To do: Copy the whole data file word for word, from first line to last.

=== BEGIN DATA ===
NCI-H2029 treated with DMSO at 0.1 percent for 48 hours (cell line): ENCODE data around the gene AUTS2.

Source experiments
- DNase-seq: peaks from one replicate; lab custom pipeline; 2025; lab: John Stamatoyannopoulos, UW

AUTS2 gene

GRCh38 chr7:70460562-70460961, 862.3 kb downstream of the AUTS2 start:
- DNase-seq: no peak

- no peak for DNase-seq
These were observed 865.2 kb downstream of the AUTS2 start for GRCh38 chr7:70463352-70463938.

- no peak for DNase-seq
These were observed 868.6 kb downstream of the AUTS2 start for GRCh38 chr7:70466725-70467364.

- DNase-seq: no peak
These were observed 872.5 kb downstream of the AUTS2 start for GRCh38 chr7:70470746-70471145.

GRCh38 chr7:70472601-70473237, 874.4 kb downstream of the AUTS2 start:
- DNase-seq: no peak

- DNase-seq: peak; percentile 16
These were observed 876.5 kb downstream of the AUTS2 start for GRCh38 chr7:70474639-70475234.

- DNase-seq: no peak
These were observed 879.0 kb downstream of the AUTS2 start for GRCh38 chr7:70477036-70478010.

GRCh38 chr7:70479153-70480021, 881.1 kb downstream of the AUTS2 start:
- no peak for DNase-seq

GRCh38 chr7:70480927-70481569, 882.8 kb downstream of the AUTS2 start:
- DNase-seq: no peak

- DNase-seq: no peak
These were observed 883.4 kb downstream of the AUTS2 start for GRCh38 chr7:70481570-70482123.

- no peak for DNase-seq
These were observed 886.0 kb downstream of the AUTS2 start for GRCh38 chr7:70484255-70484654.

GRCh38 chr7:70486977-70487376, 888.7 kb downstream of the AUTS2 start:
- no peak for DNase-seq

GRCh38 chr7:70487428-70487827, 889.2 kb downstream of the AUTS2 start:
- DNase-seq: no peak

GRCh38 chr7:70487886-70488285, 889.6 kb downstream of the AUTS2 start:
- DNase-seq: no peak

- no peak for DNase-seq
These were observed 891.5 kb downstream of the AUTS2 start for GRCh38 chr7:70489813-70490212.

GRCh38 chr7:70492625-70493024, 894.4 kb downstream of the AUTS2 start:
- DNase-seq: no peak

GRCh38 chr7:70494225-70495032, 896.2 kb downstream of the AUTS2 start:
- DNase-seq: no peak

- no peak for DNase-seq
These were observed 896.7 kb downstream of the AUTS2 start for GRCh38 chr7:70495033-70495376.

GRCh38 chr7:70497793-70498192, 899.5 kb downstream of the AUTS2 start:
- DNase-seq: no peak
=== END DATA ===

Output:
NCI-H2029 treated with DMSO at 0.1 percent for 48 hours (cell line): ENCODE data around the gene AUTS2.

Source experiments
- DNase-seq: peaks from one replicate; lab custom pipeline; 2025; lab: John Stamatoyannopoulos, UW

AUTS2 gene

GRCh38 chr7:70460562-70460961, 862.3 kb downstream of the AUTS2 start:
- DNase-seq: no peak

- no peak for DNase-seq
These were observed 865.2 kb downstream of the AUTS2 start for GRCh38 chr7:70463352-70463938.

- no peak for DNase-seq
These were observed 868.6 kb downstream of the AUTS2 start for GRCh38 chr7:70466725-70467364.

- DNase-seq: no peak
These were observed 872.5 kb downstream of the AUTS2 start for GRCh38 chr7:70470746-70471145.

GRCh38 chr7:70472601-70473237, 874.4 kb downstream of the AUTS2 start:
- DNase-seq: no peak

- DNase-seq: peak; percentile 16
These were observed 876.5 kb downstream of the AUTS2 start for GRCh38 chr7:70474639-70475234.

- DNase-seq: no peak
These were observed 879.0 kb downstream of the AUTS2 start for GRCh38 chr7:70477036-70478010.

GRCh38 chr7:70479153-70480021, 881.1 kb downstream of the AUTS2 start:
- no peak for DNase-seq

GRCh38 chr7:70480927-70481569, 882.8 kb downstream of the AUTS2 start:
- DNase-seq: no peak

- DNase-seq: no peak
These were observed 883.4 kb downstream of the AUTS2 start for GRCh38 chr7:70481570-70482123.

- no peak for DNase-seq
These were observed 886.0 kb downstream of the AUTS2 start for GRCh38 chr7:70484255-70484654.

GRCh38 chr7:70486977-70487376, 888.7 kb downstream of the AUTS2 start:
- no peak for DNase-seq

GRCh38 chr7:70487428-70487827, 889.2 kb downstream of the AUTS2 start:
- DNase-seq: no peak

GRCh38 chr7:70487886-70488285, 889.6 kb downstream of the AUTS2 start:
- DNase-seq: no peak

- no peak for DNase-seq
These were observed 891.5 kb downstream of the AUTS2 start for GRCh38 chr7:70489813-70490212.

GRCh38 chr7:70492625-70493024, 894.4 kb downstream of the AUTS2 start:
- DNase-seq: no peak

GRCh38 chr7:70494225-70495032, 896.2 kb downstream of the AUTS2 start:
- DNase-seq: no peak

- no peak for DNase-seq
These were observed 896.7 kb downstream of the AUTS2 start for GRCh38 chr7:70495033-70495376.

GRCh38 chr7:70497793-70498192, 899.5 kb downstream of the AUTS2 start:
- DNase-seq: no peak